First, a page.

The President of Ecuador may have accused Julian Assange of “spying” on rather dubious evidence, but a grand jury in the United States may be on firmer footing. A federal judge has unsealed the original criminal complaint against the Wikileaks founder, originally filed two years ago. It includes transcripts of online chats between Assange and Chelsea (then Bradley) Manning. And the charges make it sound as if the two of them were certainly conspiring to do something… but what?
A federal judge on Monday ordered the release of previously sealed documents filed in the case against Julian Assange, offering up new details about the U.S. government’s allegations against the WikiLeaks founder.
The original affidavit and criminal complaint were made public in a Virginia federal court for the first time since they were filed in 2017, and they include chat logs between Assange and former U.S. intelligence analyst Chelsea Manning.
Assange was arrested last week in London at the request of U.S. authorities, after the Ecuadorian government decided to stop allowing Assange to remain in their U.K. embassy. The Justice Department later unsealed its indictment against the WikiLeaks founder.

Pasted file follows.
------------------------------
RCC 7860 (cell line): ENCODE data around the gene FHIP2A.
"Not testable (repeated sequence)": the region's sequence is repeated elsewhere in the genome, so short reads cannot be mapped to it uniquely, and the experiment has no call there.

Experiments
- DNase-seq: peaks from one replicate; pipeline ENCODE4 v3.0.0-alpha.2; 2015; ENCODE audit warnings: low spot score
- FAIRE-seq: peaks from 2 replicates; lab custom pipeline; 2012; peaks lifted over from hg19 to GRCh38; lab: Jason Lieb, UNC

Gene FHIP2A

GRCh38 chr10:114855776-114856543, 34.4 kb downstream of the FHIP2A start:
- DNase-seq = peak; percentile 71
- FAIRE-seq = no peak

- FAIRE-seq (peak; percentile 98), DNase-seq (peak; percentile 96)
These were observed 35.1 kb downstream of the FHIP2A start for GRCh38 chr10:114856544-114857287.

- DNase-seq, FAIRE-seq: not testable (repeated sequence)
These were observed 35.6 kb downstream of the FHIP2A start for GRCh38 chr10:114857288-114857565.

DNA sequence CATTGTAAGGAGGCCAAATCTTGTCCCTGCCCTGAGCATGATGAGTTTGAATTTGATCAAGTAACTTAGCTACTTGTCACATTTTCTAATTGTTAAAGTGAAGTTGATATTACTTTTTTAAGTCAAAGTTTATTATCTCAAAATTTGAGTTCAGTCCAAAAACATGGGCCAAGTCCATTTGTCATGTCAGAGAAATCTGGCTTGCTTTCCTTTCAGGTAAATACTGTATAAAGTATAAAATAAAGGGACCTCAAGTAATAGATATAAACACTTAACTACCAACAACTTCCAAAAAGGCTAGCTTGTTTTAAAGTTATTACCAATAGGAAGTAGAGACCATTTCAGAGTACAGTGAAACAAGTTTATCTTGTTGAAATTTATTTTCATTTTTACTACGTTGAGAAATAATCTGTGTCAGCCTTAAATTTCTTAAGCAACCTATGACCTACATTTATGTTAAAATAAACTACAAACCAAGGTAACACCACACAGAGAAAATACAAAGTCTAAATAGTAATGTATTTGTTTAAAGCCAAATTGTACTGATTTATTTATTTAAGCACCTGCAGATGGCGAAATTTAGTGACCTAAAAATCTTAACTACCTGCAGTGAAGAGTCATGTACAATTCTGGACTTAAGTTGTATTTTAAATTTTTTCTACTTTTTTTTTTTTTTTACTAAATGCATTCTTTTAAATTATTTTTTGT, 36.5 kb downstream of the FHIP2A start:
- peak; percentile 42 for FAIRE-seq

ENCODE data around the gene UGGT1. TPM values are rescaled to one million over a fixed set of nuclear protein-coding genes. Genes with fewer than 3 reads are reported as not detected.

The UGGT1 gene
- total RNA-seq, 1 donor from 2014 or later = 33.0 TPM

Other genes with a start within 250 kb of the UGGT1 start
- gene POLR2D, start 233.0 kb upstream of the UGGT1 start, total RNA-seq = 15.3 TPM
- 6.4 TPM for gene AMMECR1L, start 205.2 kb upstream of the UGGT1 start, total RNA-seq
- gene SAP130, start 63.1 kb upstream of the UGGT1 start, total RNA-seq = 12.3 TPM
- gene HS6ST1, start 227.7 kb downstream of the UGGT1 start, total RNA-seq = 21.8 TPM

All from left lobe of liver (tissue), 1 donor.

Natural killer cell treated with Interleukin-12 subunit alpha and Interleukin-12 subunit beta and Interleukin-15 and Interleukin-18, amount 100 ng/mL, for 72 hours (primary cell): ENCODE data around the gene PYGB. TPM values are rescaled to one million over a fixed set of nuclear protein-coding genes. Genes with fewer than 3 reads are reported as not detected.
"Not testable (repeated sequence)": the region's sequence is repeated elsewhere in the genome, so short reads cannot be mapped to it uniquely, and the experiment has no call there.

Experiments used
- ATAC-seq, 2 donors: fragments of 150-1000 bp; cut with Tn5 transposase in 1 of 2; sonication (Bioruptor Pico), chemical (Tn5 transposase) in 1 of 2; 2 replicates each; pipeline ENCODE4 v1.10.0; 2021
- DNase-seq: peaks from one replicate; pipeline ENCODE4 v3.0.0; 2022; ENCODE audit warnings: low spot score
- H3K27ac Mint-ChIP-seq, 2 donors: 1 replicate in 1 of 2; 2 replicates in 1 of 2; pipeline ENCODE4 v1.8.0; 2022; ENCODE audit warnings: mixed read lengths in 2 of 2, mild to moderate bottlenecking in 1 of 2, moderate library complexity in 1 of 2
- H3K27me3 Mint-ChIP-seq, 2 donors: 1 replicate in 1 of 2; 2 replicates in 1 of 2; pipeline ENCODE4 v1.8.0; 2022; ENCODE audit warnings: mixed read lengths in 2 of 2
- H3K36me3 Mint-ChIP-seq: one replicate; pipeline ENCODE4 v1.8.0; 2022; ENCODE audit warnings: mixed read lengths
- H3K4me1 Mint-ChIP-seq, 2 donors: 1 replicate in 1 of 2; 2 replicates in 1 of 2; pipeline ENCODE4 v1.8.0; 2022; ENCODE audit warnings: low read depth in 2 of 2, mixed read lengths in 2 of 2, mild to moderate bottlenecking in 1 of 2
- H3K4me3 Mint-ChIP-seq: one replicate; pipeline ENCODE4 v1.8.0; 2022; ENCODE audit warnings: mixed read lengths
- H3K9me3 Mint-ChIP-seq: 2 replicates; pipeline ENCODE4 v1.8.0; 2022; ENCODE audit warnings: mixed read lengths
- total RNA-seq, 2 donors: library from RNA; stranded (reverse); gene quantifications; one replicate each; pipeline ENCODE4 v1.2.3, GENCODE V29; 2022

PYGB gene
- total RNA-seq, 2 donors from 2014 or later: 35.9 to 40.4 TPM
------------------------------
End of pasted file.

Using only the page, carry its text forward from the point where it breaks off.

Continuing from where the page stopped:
They’re citing a number of logs of online chats between Manning and “the individual” cited in the criminal complaint. While Assange isn’t named in the transcripts, they point to a number of statements aligning that individual with various events Assange attended and references to his activities at Wikileaks. Also, Manning later went on to say that it took him several months to figure out that he was actually communicating with Assange, but he eventually did.
So what was Assange talking about with Manning? Some of it is just what you would expect, but the portion standing out for the prosecution is an instance where Mr. Wikileaks was offering advice on how to crack a password that would give Manning access to a Defense Department network containing classified information. If true, that sounds like grounds for a conspiracy charge.
The unanswered question is whether or not Manning eventually was able to break into the system and if he extracted any classified documents. If that’s the case, the conspiracy charge is taken to a new level. It’s probably a fair bet that these are the questions prosecutors wanted Manning to answer before the grand jury last month, resulting in his current confinement in jail after he refused.
Assuming we manage to extradite Assange from London (still a major assumption since the Swedes are asking for him on sexual assault charges as well), it’s going to be a barnburner of a trial. Everyone on the left claiming that Assange is a journalist will call this a witch hunt and a threat to the First Amendment. Critics of President Trump will be lined up to see if Assange has any dirt on the alleged Russian collusion story. And the woke protests in support of both Assange and Manning will fill cable news stories for months or years to come.